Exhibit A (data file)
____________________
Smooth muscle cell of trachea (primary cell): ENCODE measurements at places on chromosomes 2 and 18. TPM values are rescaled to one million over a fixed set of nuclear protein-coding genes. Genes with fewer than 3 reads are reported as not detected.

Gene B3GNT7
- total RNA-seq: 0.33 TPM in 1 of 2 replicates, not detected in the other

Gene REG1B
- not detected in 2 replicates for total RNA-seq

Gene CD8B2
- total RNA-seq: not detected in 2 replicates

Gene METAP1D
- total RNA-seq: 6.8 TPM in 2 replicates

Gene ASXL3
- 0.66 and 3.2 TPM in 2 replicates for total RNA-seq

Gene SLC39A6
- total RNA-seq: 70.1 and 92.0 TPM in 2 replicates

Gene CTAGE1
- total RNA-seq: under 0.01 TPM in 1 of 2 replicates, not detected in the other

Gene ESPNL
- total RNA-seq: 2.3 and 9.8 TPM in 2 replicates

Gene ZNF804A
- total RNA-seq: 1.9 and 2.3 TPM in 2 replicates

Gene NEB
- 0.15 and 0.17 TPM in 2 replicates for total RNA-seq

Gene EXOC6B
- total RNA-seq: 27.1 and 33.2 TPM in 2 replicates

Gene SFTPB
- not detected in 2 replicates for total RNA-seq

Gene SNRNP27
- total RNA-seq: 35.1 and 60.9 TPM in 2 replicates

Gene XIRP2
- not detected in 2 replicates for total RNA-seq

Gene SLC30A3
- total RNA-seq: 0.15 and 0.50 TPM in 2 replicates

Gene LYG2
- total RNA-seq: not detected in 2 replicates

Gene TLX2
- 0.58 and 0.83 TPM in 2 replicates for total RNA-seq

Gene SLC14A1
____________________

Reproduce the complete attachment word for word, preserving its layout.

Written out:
Smooth muscle cell of trachea (primary cell): ENCODE measurements at places on chromosomes 2 and 18. TPM values are rescaled to one million over a fixed set of nuclear protein-coding genes. Genes with fewer than 3 reads are reported as not detected.

Gene B3GNT7
- total RNA-seq: 0.33 TPM in 1 of 2 replicates, not detected in the other

Gene REG1B
- not detected in 2 replicates for total RNA-seq

Gene CD8B2
- total RNA-seq: not detected in 2 replicates

Gene METAP1D
- total RNA-seq: 6.8 TPM in 2 replicates

Gene ASXL3
- 0.66 and 3.2 TPM in 2 replicates for total RNA-seq

Gene SLC39A6
- total RNA-seq: 70.1 and 92.0 TPM in 2 replicates

Gene CTAGE1
- total RNA-seq: under 0.01 TPM in 1 of 2 replicates, not detected in the other

Gene ESPNL
- total RNA-seq: 2.3 and 9.8 TPM in 2 replicates

Gene ZNF804A
- total RNA-seq: 1.9 and 2.3 TPM in 2 replicates

Gene NEB
- 0.15 and 0.17 TPM in 2 replicates for total RNA-seq

Gene EXOC6B
- total RNA-seq: 27.1 and 33.2 TPM in 2 replicates

Gene SFTPB
- not detected in 2 replicates for total RNA-seq

Gene SNRNP27
- total RNA-seq: 35.1 and 60.9 TPM in 2 replicates

Gene XIRP2
- not detected in 2 replicates for total RNA-seq

Gene SLC30A3
- total RNA-seq: 0.15 and 0.50 TPM in 2 replicates

Gene LYG2
- total RNA-seq: not detected in 2 replicates

Gene TLX2
- 0.58 and 0.83 TPM in 2 replicates for total RNA-seq

Gene SLC14A1